We were really sad to hear the news this weekend that after 22 years on College Street, Toronto music institution Soundscapes will be closing its doors. With loving, thoughtful curation and a warm, welcoming environment of discovery, Soundscapes has truly been a local institution that has made a major impact on Toronto’s growth as a music city.
All of the city’s independent record stores are important, but Soundscapes is especially dear to us at Wavelength: many performers at our series have worked behind the counter, including a few of our co-founders and early contributors. We also both started around the same time, in the same Little Italy postal code – Soundscapes opened in 1999, the year before the Wavelength series launched across the street at Ted’s Wrecking Yard (RIP).
Soundscapes were also among the first to recognize the worth of what we were trying to do at Wavelength, and became our first sponsor – contributing cash towards the costs of printing our ‘zine, and not asking for any recognition in return, even when we insisted on it. We’re truly grateful to them for all their support over the years, and this generous spirit extended to the whole community.
Owner Greg Davis and the good people of Soundscapes are true, pure-hearted music lovers, always enthusiastic to share a new recommendation or put a local artist on the front rack – and sometimes performing live on the floor of the shop. Every live music promoter and fan also knows how important they were as a concert ticket outlet, and their selection of music books and magazines was incomparable. Going to Soundscapes was often a musical education: It became a rite of passage to discover new artists on their curated CD listening stations – and reading along with review clippings to expand your knowledge of music.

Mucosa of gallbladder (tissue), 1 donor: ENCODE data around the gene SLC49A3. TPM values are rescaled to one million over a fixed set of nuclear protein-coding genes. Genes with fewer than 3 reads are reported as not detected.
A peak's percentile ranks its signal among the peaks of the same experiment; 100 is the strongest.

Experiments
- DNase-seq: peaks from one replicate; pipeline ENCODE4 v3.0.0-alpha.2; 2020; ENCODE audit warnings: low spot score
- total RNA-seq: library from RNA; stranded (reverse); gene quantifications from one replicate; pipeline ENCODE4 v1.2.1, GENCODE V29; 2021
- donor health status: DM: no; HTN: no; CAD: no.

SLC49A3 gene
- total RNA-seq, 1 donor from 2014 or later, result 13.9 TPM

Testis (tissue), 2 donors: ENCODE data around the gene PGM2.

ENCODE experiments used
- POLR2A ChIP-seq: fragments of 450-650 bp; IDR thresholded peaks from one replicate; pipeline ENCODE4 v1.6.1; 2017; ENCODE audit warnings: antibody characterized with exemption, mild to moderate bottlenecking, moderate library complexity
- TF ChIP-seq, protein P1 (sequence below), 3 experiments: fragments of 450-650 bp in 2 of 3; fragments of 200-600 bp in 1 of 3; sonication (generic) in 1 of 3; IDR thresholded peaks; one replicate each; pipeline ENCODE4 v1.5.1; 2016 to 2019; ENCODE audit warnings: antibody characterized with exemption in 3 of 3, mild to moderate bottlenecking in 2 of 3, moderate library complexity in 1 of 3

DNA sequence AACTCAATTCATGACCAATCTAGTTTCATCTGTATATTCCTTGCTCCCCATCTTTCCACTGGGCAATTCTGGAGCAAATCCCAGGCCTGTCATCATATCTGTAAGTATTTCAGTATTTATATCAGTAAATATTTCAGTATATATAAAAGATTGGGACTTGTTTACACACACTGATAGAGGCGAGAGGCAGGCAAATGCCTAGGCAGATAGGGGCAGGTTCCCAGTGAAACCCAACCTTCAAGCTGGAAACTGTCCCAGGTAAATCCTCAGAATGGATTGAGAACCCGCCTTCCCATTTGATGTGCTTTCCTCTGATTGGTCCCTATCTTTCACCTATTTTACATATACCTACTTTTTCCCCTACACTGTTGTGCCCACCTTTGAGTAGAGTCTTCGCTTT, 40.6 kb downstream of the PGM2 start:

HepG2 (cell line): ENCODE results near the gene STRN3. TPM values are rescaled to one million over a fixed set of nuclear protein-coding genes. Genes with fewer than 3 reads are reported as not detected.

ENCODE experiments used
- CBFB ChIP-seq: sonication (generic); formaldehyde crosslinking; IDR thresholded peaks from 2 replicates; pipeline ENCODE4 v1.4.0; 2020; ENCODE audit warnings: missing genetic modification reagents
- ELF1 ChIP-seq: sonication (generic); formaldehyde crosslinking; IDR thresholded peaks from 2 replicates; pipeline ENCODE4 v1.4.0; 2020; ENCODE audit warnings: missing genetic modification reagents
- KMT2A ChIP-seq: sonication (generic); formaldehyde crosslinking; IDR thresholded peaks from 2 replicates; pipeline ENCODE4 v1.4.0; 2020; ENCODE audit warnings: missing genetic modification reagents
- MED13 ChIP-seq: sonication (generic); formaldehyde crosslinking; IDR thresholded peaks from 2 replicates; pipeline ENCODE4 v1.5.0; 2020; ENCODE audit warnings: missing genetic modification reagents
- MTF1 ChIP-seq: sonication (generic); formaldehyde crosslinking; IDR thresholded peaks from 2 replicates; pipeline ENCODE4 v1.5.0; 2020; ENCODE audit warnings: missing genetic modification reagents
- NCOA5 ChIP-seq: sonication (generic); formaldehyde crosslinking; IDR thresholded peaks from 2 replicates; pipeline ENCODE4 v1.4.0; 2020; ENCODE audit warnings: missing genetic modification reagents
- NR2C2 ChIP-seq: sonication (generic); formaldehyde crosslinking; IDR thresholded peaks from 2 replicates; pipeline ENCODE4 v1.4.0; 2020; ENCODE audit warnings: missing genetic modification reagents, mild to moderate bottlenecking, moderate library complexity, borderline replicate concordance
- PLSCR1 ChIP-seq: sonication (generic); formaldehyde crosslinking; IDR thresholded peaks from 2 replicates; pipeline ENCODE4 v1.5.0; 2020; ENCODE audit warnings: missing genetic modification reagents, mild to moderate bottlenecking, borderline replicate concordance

We’re really going to miss having them in the ‘hood.
A few people in the community have already penned some memorials to Soundscapes. Here’s a selection:
A beautiful personal reflection from musician John Crossingham, who worked behind the counter – and sheds some insight into the humility and generosity of Greg Davis.
A love letter from Michael Barclay on his blog Radio Free Canuckistan.
And a piece our artistic director Jonny Dovercourt wrote for Spacing in 2009, which they just re-posted. (Bruce Peninsula in-store photo by Frank Yang / Chromewaves.)